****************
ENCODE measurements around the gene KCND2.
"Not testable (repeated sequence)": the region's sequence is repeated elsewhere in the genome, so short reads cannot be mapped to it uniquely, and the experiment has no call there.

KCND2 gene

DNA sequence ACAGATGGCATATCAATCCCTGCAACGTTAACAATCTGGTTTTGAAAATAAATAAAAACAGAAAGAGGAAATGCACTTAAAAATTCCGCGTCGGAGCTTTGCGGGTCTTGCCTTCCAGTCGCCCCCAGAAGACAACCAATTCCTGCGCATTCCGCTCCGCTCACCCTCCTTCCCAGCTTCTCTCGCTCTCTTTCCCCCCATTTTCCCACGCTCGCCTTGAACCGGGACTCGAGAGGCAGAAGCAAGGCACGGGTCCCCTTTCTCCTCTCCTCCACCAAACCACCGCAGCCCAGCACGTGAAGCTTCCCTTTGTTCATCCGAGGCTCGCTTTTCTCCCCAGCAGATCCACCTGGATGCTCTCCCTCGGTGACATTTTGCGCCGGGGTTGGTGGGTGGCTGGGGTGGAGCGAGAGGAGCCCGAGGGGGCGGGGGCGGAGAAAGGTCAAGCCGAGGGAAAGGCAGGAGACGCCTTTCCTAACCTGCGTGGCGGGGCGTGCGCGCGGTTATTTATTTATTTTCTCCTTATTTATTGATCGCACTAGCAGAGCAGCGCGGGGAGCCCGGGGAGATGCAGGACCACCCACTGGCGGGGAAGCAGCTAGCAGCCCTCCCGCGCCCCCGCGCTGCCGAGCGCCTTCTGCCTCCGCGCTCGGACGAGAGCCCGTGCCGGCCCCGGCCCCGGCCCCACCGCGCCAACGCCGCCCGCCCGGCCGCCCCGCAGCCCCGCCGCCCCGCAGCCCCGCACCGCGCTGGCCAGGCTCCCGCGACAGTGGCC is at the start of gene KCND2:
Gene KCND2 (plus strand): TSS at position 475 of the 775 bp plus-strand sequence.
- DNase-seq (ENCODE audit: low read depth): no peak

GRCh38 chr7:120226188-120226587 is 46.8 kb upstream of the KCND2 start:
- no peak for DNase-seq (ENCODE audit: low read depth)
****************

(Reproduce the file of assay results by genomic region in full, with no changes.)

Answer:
ENCODE measurements around the gene KCND2.
"Not testable (repeated sequence)": the region's sequence is repeated elsewhere in the genome, so short reads cannot be mapped to it uniquely, and the experiment has no call there.

KCND2 gene

DNA sequence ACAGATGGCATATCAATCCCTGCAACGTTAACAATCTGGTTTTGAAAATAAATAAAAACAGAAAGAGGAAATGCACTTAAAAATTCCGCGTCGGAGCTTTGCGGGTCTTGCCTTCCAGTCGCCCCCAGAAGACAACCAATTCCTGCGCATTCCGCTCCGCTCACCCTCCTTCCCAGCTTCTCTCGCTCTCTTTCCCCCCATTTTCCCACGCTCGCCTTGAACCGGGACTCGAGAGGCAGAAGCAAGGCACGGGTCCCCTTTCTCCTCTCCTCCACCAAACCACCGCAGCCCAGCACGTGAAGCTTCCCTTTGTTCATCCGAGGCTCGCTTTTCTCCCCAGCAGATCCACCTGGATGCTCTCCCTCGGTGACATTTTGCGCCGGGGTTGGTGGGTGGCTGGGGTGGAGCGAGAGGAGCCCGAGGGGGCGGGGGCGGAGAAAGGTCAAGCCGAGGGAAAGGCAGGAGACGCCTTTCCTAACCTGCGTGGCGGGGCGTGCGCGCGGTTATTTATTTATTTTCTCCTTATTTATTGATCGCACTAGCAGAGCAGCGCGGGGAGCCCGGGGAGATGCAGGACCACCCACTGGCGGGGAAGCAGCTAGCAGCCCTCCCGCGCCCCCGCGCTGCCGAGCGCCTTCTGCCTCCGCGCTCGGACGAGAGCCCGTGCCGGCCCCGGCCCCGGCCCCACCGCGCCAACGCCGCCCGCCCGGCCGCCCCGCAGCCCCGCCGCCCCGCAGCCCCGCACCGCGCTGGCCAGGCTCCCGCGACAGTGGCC is at the start of gene KCND2:
Gene KCND2 (plus strand): TSS at position 475 of the 775 bp plus-strand sequence.
- DNase-seq (ENCODE audit: low read depth): no peak

GRCh38 chr7:120226188-120226587 is 46.8 kb upstream of the KCND2 start:
- no peak for DNase-seq (ENCODE audit: low read depth)